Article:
Summerseat (Morrisville, Pennsylvania)

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Summerseat
Summerseat, Clymer Street & Morris Avenue (Morrisville Borough), Morrisville (Bucks County, Pennsylvania).jpg
Summerseat
Summerseat (Morrisville, Pennsylvania) is located in Pennsylvania
Summerseat (Morrisville, Pennsylvania)
Location Clymer St. and Morris Ave., Morrisville, Pennsylvania
Coordinates 40°12′29.1″N 74°46′46.5″W / 40.208083°N 74.779583°W / 40.208083; -74.779583Coordinates: 40°12′29.1″N 74°46′46.5″W / 40.208083°N 74.779583°W / 40.208083; -74.779583
Built c. 1770
Architect Unknown
Architectural style Georgian
Governing body Local
NRHP Reference # 71000685
Significant dates
Added to NRHP July 17, 1971[2]
Designated NHL July 17, 1965[3]
Designated PHMC January 27, 1949[1]

Summerseat, also known as George Clymer House, Thomas Barclay House, or Summerseat School is a site significant for its association with George Clymer and Robert Morris, both signers of the Declaration of Independence and the U.S. Constitution. It served as George Washington's headquarters from December 8 to December 14, 1776. It is located in Morrisville, in the U.S. state of Pennsylvania.

The two-story brick and stone Georgian house was built in the 1770s for Thomas Barclay, a Philadelphia merchant and diplomat. From 1791 to 1798, the house was owned by Robert Morris, the namesake for Morrisville. In 1806 the house was acquired by Clymer, who resided there until his death in 1813.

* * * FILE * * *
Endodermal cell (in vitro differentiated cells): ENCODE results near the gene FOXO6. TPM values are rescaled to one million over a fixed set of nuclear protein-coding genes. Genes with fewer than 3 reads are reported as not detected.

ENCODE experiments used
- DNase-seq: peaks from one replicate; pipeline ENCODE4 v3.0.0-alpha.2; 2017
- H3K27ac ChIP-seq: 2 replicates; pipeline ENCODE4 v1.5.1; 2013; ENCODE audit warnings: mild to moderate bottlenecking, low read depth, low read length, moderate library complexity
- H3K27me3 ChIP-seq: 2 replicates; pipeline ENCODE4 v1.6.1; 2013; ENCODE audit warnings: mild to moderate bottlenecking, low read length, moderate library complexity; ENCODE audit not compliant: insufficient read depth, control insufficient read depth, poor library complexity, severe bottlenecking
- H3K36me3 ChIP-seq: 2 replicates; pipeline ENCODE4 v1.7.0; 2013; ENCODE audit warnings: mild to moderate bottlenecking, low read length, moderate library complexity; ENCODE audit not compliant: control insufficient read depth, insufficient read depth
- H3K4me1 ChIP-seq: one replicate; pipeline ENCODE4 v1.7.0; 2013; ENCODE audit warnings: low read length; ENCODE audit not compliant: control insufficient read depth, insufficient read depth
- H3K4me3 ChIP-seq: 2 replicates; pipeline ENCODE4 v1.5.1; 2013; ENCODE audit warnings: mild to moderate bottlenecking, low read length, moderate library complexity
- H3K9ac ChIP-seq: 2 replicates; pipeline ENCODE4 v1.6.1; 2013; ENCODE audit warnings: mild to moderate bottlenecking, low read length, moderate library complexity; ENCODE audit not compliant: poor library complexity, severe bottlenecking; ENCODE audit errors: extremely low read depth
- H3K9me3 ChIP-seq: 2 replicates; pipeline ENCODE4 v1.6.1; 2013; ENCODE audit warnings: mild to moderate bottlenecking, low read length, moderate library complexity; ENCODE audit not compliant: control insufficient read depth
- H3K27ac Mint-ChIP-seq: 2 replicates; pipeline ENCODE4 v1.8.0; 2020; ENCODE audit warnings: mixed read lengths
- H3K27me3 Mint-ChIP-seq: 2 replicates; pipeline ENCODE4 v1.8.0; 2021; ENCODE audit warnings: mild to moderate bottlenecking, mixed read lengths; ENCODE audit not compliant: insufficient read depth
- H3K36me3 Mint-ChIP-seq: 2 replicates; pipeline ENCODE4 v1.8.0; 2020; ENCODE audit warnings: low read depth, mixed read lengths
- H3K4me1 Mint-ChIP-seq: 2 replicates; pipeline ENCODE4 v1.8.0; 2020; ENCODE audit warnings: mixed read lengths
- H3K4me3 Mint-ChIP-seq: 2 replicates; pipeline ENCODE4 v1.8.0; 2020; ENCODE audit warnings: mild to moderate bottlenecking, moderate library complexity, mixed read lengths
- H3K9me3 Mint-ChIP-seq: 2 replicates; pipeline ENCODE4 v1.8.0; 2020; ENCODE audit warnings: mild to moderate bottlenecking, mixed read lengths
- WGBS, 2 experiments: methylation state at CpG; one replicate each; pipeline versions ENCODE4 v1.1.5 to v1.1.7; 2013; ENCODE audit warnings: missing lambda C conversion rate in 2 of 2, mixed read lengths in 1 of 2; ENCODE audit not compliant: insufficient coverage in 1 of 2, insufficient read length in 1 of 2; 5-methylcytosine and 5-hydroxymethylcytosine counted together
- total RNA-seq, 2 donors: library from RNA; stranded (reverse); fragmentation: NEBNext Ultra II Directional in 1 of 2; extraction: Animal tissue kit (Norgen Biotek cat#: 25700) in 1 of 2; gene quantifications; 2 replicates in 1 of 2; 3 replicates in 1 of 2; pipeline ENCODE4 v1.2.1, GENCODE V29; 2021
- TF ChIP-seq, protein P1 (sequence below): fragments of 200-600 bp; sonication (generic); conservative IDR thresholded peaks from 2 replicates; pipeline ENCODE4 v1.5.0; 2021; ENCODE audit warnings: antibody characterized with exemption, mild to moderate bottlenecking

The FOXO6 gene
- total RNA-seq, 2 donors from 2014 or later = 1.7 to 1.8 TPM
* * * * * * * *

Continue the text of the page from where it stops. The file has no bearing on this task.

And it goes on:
The house was restored in 1931 and converted for use as a school administrative building in 1935.

It was declared a National Historic Landmark in 1965.[3][4]

Summerseat is located on Hillcrest and Legion Avenues, and is owned and operated as a house museum by the Historic Morrisville Society. The house is open the first Saturday of each month from 10:00 a.m. to 1:00 p.m. There is no admission charge.

See also[edit]

References[edit]

  1. ^ "PHMC Historical Markers". Historical Marker Database. Pennsylvania Historical & Museum Commission. Retrieved December 19, 2013. 
  2. ^ "National Register Information System". National Register of Historic Places. National Park Service. 2007-01-23. 
  3. ^ a b "Summerseat". National Historic Landmark summary listing. National Park Service. Retrieved 2008-02-11. 
  4. ^ Charles W. Snell (February 9, 1971). National Register of Historic Places Inventory-Nomination: Summerseat School-- George Clymer House (Summerseat) / Summerseat (Thomas Barclay House) PDF (32 KB). National Park Service.  and Accompanying 2 photos, exterior, from 1970 PDF (32 KB)

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